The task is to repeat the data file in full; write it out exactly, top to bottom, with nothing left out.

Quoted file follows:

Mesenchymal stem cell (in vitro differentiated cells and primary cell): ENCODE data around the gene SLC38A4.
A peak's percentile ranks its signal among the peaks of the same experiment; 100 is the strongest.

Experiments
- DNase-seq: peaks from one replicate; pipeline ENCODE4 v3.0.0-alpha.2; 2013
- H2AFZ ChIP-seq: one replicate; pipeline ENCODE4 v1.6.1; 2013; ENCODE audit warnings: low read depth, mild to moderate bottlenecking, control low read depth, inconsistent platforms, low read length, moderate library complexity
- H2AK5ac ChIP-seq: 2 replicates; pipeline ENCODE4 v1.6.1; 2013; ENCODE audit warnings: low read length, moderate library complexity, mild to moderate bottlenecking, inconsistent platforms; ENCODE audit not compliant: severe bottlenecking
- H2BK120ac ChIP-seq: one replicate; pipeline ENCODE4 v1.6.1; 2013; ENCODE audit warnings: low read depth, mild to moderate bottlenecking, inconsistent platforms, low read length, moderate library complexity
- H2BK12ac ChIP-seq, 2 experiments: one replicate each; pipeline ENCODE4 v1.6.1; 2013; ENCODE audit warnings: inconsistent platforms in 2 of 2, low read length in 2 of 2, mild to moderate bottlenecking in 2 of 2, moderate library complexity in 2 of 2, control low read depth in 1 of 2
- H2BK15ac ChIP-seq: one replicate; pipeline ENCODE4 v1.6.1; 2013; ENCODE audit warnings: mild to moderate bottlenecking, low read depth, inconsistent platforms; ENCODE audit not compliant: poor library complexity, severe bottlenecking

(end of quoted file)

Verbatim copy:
Mesenchymal stem cell (in vitro differentiated cells and primary cell): ENCODE data around the gene SLC38A4.
A peak's percentile ranks its signal among the peaks of the same experiment; 100 is the strongest.

Experiments
- DNase-seq: peaks from one replicate; pipeline ENCODE4 v3.0.0-alpha.2; 2013
- H2AFZ ChIP-seq: one replicate; pipeline ENCODE4 v1.6.1; 2013; ENCODE audit warnings: low read depth, mild to moderate bottlenecking, control low read depth, inconsistent platforms, low read length, moderate library complexity
- H2AK5ac ChIP-seq: 2 replicates; pipeline ENCODE4 v1.6.1; 2013; ENCODE audit warnings: low read length, moderate library complexity, mild to moderate bottlenecking, inconsistent platforms; ENCODE audit not compliant: severe bottlenecking
- H2BK120ac ChIP-seq: one replicate; pipeline ENCODE4 v1.6.1; 2013; ENCODE audit warnings: low read depth, mild to moderate bottlenecking, inconsistent platforms, low read length, moderate library complexity
- H2BK12ac ChIP-seq, 2 experiments: one replicate each; pipeline ENCODE4 v1.6.1; 2013; ENCODE audit warnings: inconsistent platforms in 2 of 2, low read length in 2 of 2, mild to moderate bottlenecking in 2 of 2, moderate library complexity in 2 of 2, control low read depth in 1 of 2
- H2BK15ac ChIP-seq: one replicate; pipeline ENCODE4 v1.6.1; 2013; ENCODE audit warnings: mild to moderate bottlenecking, low read depth, inconsistent platforms; ENCODE audit not compliant: poor library complexity, severe bottlenecking